Big thanks to TBWCYL, Inc. favorite and This Zine Will Change Your Life contributor William Walsh and the whole crew at the Cousins Reading Series for inviting TBWCYL, Inc. spokesperson Ben Tanzer to read on June 5th as part of the super fine Cousins Reading Series at Abe's Bar in Providence, RI. The line-up is stellar, there is mass excitement and we even have some Cousins interview action which we think you will enjoy and have excerpted here.
Can you name one person—living or dead, famous or unknown—who is unassailable? If so, who and why?
Laura Cherry: I don't think anyone is unassailable, really, but nonetheless I'll pick Leonard Cohen for his humility and passion and kickass lyrics.
Susan Scarlata: My Italian grandfather, my father’s father, comes to mind. He largely raised himself on the streets of Pittsburgh, where I am from, and worked many odd, liminally-legal “jobs,” which I am sure were as often about being scammed as doing the scamming himself. But in my own memory of him, when he was in his late seventies and eighties, when approached with anything he would rather not engage with he feigned bad hearing. His ability to hear lessened when he was attacked or even questioned, but this was clearly not due to infirmity or a weakened mind. Instead, he was sternly refusing to hear –looking up at the ceiling as if nothing had been said. Watching my grandfather as a ten-year old it was not that he, like a politician, would give you the answer he thought you wanted to hear, if he did not like it he just didn’t entertain that a question or comment had appeared at all. Re-reading this, I realize that on a macro level I could be describing China’s Communist party, which living in Hong Kong, I have had glimpses of so far, but seems to be also, largely unassailable.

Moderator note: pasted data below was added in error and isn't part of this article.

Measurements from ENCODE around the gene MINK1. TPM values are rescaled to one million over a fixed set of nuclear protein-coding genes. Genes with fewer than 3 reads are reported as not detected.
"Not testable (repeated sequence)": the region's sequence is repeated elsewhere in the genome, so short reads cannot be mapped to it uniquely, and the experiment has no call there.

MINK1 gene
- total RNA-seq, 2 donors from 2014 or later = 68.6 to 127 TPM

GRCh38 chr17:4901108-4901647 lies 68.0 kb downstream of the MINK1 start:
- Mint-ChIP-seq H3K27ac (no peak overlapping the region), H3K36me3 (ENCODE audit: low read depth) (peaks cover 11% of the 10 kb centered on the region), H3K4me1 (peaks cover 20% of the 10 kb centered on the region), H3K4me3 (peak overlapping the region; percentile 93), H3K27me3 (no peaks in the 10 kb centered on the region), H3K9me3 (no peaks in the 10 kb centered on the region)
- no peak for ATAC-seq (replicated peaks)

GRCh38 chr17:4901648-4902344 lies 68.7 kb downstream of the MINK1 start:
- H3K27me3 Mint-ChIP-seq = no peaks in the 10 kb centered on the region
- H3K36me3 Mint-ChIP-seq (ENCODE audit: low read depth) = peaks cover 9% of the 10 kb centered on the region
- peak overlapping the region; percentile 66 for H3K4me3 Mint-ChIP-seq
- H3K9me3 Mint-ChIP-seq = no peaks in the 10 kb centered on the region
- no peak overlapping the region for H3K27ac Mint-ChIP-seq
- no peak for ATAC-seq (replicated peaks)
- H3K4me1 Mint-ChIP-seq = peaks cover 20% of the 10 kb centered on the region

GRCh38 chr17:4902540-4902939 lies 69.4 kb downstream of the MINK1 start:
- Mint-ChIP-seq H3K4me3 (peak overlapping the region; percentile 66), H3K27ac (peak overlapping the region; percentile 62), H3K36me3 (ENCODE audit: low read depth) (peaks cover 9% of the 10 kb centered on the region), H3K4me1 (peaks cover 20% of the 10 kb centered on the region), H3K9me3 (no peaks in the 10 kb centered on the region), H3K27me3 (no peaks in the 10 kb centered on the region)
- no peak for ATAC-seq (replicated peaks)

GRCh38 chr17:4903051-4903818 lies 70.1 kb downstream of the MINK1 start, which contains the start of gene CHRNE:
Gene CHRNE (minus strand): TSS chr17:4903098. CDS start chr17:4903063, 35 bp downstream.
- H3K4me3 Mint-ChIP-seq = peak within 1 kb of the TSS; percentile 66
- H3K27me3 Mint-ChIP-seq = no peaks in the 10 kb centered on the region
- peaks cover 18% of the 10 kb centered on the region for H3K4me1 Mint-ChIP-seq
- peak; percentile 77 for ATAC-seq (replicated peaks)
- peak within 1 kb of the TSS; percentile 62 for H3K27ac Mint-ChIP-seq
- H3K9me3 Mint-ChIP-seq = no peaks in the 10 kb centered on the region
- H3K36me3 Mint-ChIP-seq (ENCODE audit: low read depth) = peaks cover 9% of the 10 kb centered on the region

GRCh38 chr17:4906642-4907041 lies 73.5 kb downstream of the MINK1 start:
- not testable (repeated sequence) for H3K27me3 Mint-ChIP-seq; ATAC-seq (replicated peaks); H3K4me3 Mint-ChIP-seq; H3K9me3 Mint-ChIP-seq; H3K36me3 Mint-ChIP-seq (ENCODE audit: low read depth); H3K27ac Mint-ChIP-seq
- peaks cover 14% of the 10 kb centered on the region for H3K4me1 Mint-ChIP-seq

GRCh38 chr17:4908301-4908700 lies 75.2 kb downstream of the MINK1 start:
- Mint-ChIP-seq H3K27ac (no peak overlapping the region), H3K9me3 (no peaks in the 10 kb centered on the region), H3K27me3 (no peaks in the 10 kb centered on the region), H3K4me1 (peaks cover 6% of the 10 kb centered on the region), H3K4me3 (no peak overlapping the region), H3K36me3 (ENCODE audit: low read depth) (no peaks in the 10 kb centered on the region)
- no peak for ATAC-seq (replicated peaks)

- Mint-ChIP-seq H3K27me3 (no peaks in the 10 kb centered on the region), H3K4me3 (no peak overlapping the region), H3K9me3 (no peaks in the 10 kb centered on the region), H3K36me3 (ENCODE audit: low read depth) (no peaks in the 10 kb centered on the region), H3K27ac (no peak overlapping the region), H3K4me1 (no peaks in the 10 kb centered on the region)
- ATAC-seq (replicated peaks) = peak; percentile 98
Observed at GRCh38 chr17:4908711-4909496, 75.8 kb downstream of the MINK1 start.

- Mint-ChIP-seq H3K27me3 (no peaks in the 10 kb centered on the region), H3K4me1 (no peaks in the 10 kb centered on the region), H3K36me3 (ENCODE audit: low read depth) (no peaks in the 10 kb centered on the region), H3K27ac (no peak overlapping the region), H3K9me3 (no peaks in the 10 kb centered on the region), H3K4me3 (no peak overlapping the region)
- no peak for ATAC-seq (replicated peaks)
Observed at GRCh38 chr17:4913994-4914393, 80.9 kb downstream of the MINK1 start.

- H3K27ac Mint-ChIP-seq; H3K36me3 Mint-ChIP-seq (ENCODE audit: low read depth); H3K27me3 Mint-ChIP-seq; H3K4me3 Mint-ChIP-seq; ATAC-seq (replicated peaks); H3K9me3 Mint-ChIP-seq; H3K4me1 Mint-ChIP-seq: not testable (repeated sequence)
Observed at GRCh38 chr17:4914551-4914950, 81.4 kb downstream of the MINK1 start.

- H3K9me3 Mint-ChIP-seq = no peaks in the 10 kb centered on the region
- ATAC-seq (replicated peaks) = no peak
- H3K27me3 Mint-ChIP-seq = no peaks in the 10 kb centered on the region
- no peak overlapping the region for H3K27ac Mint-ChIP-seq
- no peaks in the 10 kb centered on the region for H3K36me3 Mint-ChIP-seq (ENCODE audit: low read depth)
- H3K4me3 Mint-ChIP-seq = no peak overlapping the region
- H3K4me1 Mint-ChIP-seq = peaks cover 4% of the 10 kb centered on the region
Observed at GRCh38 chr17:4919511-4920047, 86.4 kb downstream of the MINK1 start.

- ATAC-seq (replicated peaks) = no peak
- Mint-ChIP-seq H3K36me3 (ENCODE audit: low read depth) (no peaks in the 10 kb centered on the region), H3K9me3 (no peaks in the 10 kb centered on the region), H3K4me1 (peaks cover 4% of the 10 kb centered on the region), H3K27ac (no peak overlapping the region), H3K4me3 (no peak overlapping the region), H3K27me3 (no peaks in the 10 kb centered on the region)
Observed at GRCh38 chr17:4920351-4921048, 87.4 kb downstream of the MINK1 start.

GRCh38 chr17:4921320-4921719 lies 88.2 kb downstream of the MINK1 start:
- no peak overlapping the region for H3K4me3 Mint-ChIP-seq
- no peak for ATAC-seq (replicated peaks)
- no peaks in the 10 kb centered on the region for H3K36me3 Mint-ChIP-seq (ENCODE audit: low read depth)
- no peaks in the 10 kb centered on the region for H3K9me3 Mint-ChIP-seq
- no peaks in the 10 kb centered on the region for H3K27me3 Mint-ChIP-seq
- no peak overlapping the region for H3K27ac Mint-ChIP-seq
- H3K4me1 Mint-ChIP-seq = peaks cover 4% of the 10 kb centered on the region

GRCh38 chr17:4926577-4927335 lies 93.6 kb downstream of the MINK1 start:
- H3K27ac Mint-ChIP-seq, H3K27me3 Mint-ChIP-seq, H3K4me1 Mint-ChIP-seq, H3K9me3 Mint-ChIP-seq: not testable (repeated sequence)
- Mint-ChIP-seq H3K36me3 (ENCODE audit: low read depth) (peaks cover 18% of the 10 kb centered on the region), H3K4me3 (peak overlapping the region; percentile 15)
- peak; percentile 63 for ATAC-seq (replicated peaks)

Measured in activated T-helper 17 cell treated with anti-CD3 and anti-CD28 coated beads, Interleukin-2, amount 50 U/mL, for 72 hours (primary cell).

Michael Stewart: The only unassailable people, I imagine, are the imagined ones. Holmes' deductive magic in Doyle's clockwork London; Daisy dressed in Fitzgerald's svelte, flattering sentences, money in her voice; Colette's Claudine; etc.
Ben Tanzer: I am very tempted to say William Walsh, though not entirely because of the potential brownie points and book sales, okay, mostly because of that, and I feel fairly obligated to say Nelson Mandela, because I suppose there isn't a better candidate, anywhere, but the first name that came to mind when I read this was Luke Skywalker, who didn't cross over to the dark side despite every opportunity to do so, which is pretty cool I think, and then maybe Johnny Cash, who sort of did cross over, but arguably made it work for him, which was also pretty cool.